Joseph Vissarionovich Djugashvili was born in the town of Gori, Georgia in 1878.
Locals may still think of him fondly – after all, he is the local boy who made it big – really big.
Indeed, my taxi driver in Gori bragged to me that his grandfather and Djugashvili were schoolmates.
I arrived at the main town square in Gori (named in Djugashvili’s honor) to see a rectangular shrine type complex built around what appears to be an old cottage. A sign proudly announces that this cottage was his childhood home.
Behind this shrine is what may be the nicest, largest building in Gori, fittingly home to a museum dedicated to the hometown hero.
The museum details Djugashvili’s early success as a seminary student, followed by his ultimate expulsion. It lauds his growing role as a revolutionary in Georgia in the early 1900s and a large map shows the destinations of his many exiles to Siberia. Later, it proudly displays photographs of him with Lenin, Franklin D. Roosevelt and Winston Churchill. It celebrates the Soviet Union’s victory in the “Great Patriotic War” and highlights Djugashvili’s honors following the war. A large painting of Djugashvili and his wife could be that of any other loving couple (well, kind of).
But nothing mentions the thousands of military officers and political opponents he had killed.
Nothing mentions the 350,000 foreign ethnicities in the Soviet Union he executed.
Nothing mentions the hundreds of thousands of ordinary Soviet citizens – workers, peasants, teachers, priests, etc. – he murdered during his years of terror.
Nothing mentions the 7 million people he forcibly deported to Siberia or Central Asia.
Nothing mentions the 14 million people he sent to labor camps, many of whom died.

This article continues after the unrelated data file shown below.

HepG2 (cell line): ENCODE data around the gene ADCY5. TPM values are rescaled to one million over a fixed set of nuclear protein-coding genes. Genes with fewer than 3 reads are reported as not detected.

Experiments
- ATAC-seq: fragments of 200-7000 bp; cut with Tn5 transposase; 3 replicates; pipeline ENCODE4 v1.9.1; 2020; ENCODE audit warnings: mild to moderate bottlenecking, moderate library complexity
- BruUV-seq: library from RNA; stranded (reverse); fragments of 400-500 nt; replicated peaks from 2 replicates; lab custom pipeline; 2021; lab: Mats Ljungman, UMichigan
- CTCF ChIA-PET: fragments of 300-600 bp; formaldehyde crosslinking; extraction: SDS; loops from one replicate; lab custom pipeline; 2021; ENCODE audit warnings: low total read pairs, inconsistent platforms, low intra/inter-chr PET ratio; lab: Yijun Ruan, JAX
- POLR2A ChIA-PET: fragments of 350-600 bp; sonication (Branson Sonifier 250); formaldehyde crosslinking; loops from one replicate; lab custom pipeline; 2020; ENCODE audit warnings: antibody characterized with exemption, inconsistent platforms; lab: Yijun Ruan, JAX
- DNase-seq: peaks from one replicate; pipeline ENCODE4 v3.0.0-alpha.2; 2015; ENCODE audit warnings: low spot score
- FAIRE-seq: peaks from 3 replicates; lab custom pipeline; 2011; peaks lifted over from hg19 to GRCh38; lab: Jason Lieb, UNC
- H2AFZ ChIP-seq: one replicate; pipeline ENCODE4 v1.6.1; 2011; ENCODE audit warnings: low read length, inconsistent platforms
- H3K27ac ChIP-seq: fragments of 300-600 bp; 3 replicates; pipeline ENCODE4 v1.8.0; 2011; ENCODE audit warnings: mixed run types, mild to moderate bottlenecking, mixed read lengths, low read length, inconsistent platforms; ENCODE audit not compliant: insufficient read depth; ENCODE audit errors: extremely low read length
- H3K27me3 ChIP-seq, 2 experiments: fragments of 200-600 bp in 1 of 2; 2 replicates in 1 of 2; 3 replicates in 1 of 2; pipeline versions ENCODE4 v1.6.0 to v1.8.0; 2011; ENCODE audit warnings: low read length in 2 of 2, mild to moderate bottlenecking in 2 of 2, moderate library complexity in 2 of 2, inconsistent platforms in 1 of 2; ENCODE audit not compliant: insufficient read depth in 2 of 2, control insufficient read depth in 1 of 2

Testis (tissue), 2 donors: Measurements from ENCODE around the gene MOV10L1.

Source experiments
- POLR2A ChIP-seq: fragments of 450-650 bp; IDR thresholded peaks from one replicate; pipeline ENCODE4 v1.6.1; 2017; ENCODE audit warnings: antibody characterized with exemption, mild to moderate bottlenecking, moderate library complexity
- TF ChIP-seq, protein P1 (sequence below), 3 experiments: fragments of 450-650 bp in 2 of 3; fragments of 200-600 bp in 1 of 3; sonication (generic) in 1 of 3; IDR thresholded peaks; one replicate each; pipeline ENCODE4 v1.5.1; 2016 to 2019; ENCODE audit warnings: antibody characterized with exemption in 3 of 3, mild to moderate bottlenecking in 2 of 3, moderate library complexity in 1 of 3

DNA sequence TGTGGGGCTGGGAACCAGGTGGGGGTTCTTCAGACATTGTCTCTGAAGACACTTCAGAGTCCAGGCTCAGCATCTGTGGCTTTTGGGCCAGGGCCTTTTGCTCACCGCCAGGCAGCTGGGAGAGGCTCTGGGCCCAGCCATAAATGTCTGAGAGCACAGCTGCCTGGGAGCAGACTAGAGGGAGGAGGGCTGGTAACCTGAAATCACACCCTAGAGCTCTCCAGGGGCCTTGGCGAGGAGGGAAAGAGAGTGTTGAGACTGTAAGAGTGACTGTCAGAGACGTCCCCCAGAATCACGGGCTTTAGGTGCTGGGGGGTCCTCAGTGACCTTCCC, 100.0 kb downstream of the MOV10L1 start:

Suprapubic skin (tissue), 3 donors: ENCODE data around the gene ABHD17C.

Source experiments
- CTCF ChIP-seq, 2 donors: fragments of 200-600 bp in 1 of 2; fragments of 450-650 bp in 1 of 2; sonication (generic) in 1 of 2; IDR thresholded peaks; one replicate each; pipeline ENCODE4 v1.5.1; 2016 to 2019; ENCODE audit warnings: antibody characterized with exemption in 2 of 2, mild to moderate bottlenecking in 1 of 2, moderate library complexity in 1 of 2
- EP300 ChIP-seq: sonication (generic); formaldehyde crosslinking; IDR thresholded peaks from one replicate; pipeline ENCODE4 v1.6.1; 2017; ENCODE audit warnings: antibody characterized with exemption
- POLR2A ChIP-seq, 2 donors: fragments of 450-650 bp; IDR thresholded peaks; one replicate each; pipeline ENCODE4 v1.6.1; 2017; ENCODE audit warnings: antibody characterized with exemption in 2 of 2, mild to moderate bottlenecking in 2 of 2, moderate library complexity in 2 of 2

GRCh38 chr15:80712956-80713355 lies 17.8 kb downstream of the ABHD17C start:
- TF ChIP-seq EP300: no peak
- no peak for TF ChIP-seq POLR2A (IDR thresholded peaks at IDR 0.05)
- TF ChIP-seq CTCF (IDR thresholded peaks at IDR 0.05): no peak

Nothing mentions that he was found guilty of genocide in 2010 for orchestrating a mass famine in Ukraine that killed up to 5 million people.
Nothing mentions that his economic policies likely led to famines that killed 10 million of the people he was supposed to lead.
No, nothing in this museum founded in 1937 in honor of Joseph Djugashvili mentions that he was responsible for the death of as many as 45 to 66 million people.
By comparison, Hitler is said to be responsible for “just” 25 million deaths.
You may be wondering why the name Joseph Djugashvili doesn’t ring a bell. Or perhaps you already figured out that most of the world knows him simply by one name:
Yes, I spent a few hours one afternoon in this town outside of Tbilisi gazing at exhibits in the Stalin Museum, puzzling over the enshrinement of Stalin’s childhood home and strolling through Stalin Park, which of course was located on Stalin Avenue.
It just felt bizarre to see so much honor given to someone who was so evil.
I should note that a sign at the entrance to the Stalin Museum now informs visitors that
“[T]he museum is a typical example of soviet propaganda and falsification of history. Throughout various stages of soviet history, the expositions were modified or refocused, but the objective of the museum stayed unchanged – to legitimize the bloodiest regime in history.”
It goes on to say that with the support of the Ministry of Culture and Monument Protection of Georgia, the museum will be transformed into the Museum of Stalinism, “which will tell the story of the most important milestones in Stalinism thoroughly and impartially.”
Have you ever visited a place honoring someone who most people consider to be evil?